Luc Courchesne has always cultivated an inspired and avant-garde artistic approach. Emeritus professor at the Université de Montréal, member of the Royal Canadian Academy of Arts and founding member of the renowned Society for Arts and Technology (SAT), where he directed (2004-2014) and co-directed (2014-2017) the Metalab research laboratory, the Montreal creator is the first digital artist to win the Prix Paul-Émile Borduas. This achievement was made possible by a revision of evaluation criteria, which now acknowledge outstanding contributions to the visual arts, crafts or digital arts in Quebec. The use of communication and information technologies, whether computer, electronic, digital, sound, interactive or Web, is now recognized, which makes it possible to submit applications from fields that were not previously qualified.
Courchesne is mainly interested in the field of media and interactive arts. He has assimilated the new knowledge necessary for the invention and realization of his devices, such as spatial theatricalization. He also designed the signage system for Quebec parks, still in use after more than 40 years, as well as the famous Boule bag (1976), whose production (in Quebec) has never stopped. “I have always found a way to pursue my creative process and follow the thread of my curiosity; my approach remains the same: art must touch,” begins the Quebec creator. He likes to evoke the spark felt during Expo 67, when he visited the memorable Telephone Pavilion and its cylindrical screen, which recreated the principle of panoramas, very popular at the end of the 19th century. He predicted that it would become common, without suspecting the level of technical difficulty that this realization implied or the importance of the point of view it represented. Courchesne studied at the Nova Scotia College of Art and Design, where he met the famous Michael Snow. He then moved on to a confidential circle between Halifax and New York, and then to the legendary laboratory of the Massachusetts Institute of Technology (MIT) in Cambridge, dedicated to meeting the arts and technologies. He met the sculptor Christo, the French visual artist Catherine Ikam, and saw new creative possibilities.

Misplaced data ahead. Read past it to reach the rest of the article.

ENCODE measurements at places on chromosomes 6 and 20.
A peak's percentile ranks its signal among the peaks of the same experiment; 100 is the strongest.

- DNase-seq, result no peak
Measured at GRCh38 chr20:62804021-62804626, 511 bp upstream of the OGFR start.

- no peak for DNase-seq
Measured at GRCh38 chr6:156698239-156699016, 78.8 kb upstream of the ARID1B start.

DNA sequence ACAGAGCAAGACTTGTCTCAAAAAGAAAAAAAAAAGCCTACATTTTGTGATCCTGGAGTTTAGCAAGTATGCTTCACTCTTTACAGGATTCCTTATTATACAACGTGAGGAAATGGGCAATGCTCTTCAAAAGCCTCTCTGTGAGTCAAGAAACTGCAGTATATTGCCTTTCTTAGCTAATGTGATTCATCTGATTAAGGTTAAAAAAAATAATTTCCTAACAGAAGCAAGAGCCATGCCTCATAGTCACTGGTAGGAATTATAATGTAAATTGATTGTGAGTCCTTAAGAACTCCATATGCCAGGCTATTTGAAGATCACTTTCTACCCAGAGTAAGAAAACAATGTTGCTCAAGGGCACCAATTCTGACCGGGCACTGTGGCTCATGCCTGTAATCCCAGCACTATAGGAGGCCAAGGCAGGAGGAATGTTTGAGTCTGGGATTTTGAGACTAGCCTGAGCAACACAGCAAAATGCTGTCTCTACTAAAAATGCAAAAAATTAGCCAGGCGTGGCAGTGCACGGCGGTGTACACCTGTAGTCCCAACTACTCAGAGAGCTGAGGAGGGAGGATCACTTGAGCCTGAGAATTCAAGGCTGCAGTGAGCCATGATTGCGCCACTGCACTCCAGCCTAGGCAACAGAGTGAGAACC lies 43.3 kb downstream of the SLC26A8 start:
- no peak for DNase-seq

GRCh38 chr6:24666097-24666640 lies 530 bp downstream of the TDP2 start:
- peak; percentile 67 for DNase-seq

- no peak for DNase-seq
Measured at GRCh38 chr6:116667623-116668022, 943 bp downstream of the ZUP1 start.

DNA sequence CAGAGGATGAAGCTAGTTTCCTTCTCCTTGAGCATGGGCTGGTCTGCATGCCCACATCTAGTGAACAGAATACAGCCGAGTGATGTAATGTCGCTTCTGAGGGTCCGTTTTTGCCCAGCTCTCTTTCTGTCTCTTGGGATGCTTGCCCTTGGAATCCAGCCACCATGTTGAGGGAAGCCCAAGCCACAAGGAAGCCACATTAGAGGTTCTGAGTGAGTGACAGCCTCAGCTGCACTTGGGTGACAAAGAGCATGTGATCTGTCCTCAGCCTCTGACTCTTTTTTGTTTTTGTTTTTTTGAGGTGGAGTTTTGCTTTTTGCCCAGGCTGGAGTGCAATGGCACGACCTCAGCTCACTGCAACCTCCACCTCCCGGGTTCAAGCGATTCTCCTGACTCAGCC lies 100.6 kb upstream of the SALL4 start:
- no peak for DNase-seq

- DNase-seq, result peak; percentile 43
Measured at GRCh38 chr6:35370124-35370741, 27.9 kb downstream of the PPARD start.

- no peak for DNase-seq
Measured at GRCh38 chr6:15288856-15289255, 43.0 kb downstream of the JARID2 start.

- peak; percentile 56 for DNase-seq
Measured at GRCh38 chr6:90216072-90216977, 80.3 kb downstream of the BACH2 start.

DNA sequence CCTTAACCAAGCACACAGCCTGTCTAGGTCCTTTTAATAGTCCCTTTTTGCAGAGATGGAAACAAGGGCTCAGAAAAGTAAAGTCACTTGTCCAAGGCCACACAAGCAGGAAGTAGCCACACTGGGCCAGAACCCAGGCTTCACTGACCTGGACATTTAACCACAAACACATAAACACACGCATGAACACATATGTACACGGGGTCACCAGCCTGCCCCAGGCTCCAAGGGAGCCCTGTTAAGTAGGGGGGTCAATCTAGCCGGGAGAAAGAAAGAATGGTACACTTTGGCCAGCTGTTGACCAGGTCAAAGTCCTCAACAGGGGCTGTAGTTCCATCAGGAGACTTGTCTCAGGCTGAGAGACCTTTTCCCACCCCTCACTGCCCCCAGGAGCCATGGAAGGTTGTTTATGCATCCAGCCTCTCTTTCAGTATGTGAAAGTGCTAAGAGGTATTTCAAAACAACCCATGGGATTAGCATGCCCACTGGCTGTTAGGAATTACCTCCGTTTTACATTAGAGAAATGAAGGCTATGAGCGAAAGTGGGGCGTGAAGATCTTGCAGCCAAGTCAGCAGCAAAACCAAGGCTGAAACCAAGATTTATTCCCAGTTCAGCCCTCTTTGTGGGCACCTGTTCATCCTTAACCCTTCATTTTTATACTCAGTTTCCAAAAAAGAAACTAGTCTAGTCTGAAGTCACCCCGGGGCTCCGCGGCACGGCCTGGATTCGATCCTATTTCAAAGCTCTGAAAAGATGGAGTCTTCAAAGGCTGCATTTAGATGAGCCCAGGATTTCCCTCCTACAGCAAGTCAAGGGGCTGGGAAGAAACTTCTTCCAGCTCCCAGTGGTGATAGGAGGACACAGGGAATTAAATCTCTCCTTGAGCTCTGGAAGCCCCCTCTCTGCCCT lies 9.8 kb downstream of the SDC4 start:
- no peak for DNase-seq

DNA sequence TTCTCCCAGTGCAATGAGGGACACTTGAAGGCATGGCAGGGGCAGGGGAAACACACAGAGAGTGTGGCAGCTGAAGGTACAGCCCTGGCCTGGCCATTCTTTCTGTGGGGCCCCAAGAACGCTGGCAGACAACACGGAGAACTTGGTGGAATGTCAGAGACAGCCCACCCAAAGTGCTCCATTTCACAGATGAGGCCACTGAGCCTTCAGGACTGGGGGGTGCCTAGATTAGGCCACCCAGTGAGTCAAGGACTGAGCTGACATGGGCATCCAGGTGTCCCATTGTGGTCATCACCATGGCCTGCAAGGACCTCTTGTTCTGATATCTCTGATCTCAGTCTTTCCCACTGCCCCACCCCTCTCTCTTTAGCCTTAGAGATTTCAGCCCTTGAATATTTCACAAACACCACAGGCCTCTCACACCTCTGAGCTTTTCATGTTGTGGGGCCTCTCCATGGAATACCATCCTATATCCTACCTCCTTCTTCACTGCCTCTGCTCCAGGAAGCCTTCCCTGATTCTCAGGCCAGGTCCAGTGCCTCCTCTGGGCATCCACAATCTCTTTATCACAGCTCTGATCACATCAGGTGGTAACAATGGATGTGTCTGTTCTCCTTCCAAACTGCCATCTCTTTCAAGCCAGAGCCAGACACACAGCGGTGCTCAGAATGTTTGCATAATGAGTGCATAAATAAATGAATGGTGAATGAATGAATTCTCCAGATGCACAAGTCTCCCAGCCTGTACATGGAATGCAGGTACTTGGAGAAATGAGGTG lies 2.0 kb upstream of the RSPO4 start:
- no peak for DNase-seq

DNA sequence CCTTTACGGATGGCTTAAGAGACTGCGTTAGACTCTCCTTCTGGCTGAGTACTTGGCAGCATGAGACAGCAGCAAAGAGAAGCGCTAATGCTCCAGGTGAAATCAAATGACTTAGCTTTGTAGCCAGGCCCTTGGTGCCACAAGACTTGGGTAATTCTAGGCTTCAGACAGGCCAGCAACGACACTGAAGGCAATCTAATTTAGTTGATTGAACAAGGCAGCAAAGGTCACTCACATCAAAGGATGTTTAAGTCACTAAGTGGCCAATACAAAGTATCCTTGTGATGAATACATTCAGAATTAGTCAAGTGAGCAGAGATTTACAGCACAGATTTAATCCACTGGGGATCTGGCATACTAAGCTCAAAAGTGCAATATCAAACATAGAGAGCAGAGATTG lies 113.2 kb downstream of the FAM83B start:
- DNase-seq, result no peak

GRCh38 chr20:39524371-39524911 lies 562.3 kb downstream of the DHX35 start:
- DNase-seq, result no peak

A great artistic challenge
Courchesne’s approach is distinguished by his interest in panoramic and spherical photography. “I have kept the visual arts approach even though the frame has become a window of some form,” he says. “Because of the fragmentation of the screens, the great artistic challenge is to convert this frame into a door and make the viewer pass it on with us.”
It is much more a question of field experience than representation. “The transition from analogue culture to digital art has given new access to artists, who have been able to invent other creative tools and initiate original reflections in a different way. The difficulty is to find a balance between the serious and slightly dry formal research and the narrative aspect, also called storytelling in the field.”
In his films, his longtime friend François Girard controls the viewer’s rhythm and attention; what he does not show is often more important than what he shows. “While in immersive art, we create worlds in which the focus of the participant’s attention escapes the creator,” Courchesne explains. “We become architects, we create worlds and this transition from the second dimension to the third, in real time, is what characterizes digital practices,” says the Quebecer, whose fictional work Portrait No. 1 (1990) is a determined encounter with a character who made a name for himself in university programs around the world after winning the Grand Prize at the first Biennale of the NTT InterCommunication Center in Tokyo (1997) and the Award of distinction in the Interactive Art category of the Ars Electronica Awards (1999) in Linz, Austria (see photo). “Now that technology has become integrated and anecdotal, it’s all about art and that is what matters,” adds the Montrealer.
The Prix Paul-Émile Borduas surprised Courchesne. “This medium is still stealthy, it has no audience or economy; we are almost all teachers,” explains the digital artist, who was the first to conduct his research while establishing his tenure, according to a process equivalent to that established at the Faculty of Science. “I met some extraordinary students and if I left the Université de Montréal in 2013, after teaching design for 27 years, it was to give all the time I have left to my practice.”
Courchesne does not want to lose contact with young people. He will continue to give conferences and get involved in projects – they always know more than you do and they keep you up to date, he says. “I am also a grandfather and in addition to the spectrum of my creations, there is now the construction of huts.”
Curious? Visit the artist’s website at www.courchel.net or enjoy Naked in Paradise, a dynamic and exportable exhibition that recalls the life and work of Luc Courchesne at the Pierre-François Ouellette Contemporary Art Gallery from Nov. 9-Dec. 21. www.pfoac.com